Bwana Charlie Featured in TDN Pedigree Insights by Andrew Caulfield
Tuesday, December 21, 2010 Share on Facebook RSS Feeds
Now that Indian Charlie has firmly established himself among the upper echelon of American stallions, with his fee set at $70,000+ for the third consecutive year, it is easy to forget that he was available for as little as $10,000 and $12,500 in his early years at Airdrie.

One of the first to set his fee climbing was his son Bwana Charlie, who became Indian Charlie's first American graded stakes winner when he comfortably took the GIII Lafayette S. over seven furlongs at Keeneland in April 2004.

That was the third straight success in three second-season starts for the Heiligbrodts' color-bearer, who had failed to win, despite running creditably, in five juvenile starts.

"He's just like a big kid," Bill Heiligbrodt said afterwards. "He's growing up. When he became three, he became a different horse. He had little problems to get over, but it was always self-induced. Corinne Heiligbrodt added, "I think Bwana Charlie didn't know how to handle himself. He was as fast as the wind when we bought him [for $240,000 at the Fasig-Tipton Texas March sale of two-year-olds in training], but he had a hard time adjusting to his size and his speed."

Another graded victory came Bwana Charlie's way when he came from last to first to defeat Pomeroy (Boundary) in the GII Amsterdam S. at Saratoga. Unfortunately, his four-year-old season proved a bit of a disaster, with only $7,500 earned from four starts, and he retired to stud in Florida, first at Sequel Stallions before moving on to Journeyman Stud.

He covered 70 mares for 46 live foals in his first season and 66 mares for 40 live foals in his second. His figures fell to 15 mares earlier this year, but you can be sure he will bounce back in 2011, thanks to the emergence of his tough and talented son Comma To The Top. Now a winner of six of his 10 starts, including the GI CashCall Futurity, Comma To The Top has proven himself one of the best members of a crop dominated by Uncle Mo, a colt from Indian Charlie's $40,000 coverings in 2007.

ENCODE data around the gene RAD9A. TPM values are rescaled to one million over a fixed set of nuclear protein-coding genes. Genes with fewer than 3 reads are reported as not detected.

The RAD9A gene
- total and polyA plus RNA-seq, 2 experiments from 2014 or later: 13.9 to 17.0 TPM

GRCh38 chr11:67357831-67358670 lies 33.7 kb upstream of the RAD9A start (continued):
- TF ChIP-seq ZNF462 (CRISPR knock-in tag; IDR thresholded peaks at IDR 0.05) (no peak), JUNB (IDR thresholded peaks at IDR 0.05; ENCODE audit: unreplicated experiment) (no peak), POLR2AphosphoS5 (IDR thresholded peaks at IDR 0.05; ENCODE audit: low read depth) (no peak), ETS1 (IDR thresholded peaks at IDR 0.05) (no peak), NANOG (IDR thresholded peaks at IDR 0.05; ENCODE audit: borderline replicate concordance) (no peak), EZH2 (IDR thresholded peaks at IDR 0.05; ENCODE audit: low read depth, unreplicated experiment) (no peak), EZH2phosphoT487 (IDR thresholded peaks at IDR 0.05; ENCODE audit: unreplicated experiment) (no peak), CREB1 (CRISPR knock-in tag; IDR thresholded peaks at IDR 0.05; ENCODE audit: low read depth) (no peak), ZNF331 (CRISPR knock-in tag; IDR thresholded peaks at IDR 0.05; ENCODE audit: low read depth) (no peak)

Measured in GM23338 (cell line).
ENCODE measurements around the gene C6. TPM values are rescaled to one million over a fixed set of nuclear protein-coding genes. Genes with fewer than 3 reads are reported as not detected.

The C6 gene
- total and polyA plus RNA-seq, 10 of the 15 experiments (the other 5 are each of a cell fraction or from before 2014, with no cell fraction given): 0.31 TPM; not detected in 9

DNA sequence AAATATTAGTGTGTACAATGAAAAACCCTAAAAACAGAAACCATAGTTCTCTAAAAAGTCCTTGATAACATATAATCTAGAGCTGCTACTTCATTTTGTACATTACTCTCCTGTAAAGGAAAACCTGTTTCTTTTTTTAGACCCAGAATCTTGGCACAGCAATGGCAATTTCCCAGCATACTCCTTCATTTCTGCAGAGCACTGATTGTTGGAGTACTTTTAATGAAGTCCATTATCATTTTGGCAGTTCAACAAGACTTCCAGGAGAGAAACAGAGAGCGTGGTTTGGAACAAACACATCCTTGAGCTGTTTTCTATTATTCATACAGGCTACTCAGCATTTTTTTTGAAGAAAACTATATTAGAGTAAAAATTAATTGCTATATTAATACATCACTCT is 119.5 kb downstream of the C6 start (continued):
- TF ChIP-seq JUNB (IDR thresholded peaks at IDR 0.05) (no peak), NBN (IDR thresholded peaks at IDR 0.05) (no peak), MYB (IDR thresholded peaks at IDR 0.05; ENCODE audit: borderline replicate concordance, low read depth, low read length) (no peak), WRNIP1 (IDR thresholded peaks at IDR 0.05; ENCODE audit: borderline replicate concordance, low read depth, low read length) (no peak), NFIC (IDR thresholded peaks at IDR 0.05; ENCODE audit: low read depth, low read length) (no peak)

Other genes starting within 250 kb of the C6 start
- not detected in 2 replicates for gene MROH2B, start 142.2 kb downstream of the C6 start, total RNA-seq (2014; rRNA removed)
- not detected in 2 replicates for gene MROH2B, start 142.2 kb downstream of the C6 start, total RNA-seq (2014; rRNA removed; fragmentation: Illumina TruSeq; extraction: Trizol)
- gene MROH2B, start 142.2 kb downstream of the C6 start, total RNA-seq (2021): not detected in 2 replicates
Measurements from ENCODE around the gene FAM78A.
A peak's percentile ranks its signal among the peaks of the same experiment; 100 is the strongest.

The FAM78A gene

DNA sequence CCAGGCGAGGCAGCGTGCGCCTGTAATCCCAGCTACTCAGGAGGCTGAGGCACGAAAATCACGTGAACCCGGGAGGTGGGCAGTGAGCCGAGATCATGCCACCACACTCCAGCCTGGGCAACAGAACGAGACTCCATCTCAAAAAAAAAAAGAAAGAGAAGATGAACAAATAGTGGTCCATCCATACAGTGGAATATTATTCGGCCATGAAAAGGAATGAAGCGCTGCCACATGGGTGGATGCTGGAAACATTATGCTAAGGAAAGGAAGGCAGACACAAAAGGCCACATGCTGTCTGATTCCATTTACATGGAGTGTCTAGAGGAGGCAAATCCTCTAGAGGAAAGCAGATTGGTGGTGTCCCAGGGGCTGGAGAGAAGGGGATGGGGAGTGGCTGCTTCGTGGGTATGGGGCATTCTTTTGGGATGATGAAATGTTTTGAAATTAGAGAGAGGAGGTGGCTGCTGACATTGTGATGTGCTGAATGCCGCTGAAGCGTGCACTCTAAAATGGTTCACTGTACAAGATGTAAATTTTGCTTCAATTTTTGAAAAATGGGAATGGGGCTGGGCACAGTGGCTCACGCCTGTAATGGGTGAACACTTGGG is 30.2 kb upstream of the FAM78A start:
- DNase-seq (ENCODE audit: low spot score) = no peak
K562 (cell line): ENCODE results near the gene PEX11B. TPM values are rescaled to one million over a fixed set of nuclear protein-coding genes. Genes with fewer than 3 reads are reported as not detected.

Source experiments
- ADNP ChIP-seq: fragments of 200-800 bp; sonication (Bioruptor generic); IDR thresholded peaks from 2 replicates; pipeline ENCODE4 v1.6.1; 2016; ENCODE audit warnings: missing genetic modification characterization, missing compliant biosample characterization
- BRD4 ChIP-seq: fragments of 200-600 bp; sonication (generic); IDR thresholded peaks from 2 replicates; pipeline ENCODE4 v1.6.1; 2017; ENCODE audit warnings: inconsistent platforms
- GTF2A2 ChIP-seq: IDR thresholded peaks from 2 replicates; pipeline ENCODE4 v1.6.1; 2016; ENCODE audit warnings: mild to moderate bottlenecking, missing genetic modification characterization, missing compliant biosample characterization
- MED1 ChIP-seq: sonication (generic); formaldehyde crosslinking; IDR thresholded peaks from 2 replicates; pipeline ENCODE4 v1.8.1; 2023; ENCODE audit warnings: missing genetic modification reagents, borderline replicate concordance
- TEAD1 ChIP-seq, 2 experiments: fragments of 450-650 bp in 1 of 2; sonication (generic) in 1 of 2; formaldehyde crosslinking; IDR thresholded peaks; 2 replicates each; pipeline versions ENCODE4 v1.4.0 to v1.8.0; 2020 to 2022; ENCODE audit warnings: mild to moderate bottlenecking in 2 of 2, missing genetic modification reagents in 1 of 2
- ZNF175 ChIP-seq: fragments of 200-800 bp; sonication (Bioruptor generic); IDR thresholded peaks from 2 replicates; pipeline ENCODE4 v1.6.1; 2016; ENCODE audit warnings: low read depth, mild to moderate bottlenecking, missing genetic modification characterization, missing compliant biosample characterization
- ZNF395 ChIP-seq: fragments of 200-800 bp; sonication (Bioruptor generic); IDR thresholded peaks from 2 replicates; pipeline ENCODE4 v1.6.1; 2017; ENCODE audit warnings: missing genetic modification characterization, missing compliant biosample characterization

Before anyone is tempted to dismiss Comma To The Top as a cheaply bought gelding who is unproven on dirt, it would be as well to remind them that it usually takes a very smart performer to take Hollywood's Futurity. The 2009 winner was none other than Lookin At Lucky (Smart Strike), future winner of the GI Preakness S. His predecessor, Pioneerof The Nile (Empire Maker), won the GI Santa Anita Derby, as did the 2005 winner Brother Derek (Benchmark). Pioneerof The Nile was also second in the GI Kentucky Derby, as was the 2003 winner Lion Heart (Tale of the Cat), who also took the GI Haskell Invitational. The runners-up in recent years include such as Giacomo (Holy Bull), Colonel John (Tiznow) and I Want Revenge (Stephen Got Even). Bwana Charlie's pedigree bears the Florida hallmark, through and through. His first three dams are all Florida-breds by Florida-based stallions.

His dam Maggies Storm, who managed only one second from four starts, is by Stormy Atlantic, the stallion responsible for the 2006 GI Hollywood Futurity winner Stormello.

Everyone nowadays thinks of Stormy Atlantic as a Hill n Dale stallion, where his fee has been as high as $45,000, but this very well-bred horse started out at $3,000 at Bridlewood Farm, where he spent four seasons.

The next dam, Maggies Pistol, was a tough veteran of 28 starts, including 15 as a three-year-old. That demanding second season didn't prevent Maggies Pistol from developing into a Grade III winner at four, when she took the Virginia H. over seven furlongs at Calder. Maggies Pistol's sire, Big Pistol, was good enough to win the Haskell Invitational in 1984, but his pedigree--he was by Romeo out of a Whitesburg mare--was hardly fashionable and Maggies Pistol was one of only 47 foals in his first four crops..

Comma To The Top's third dam, Miss Magistrate, was by Tanthem, whose finest moment came when he won the Forego H. over seven furlongs towards the end of a 55-race career. The next dam, the Maryland-bred Order In Court, was another who stood up well to a demanding career, racing 59 times in five years. A stakes winner at six, Order In Court was much tougher than her royally-bred sire Banderilla, who failed to win in four starts despite being a son of the champions Native Dancer and Quill.

Courtesy of Thoroughbred Daily News,Dec. 21, 2010 - Pedigree Insights is authored by Andrew Caulfield

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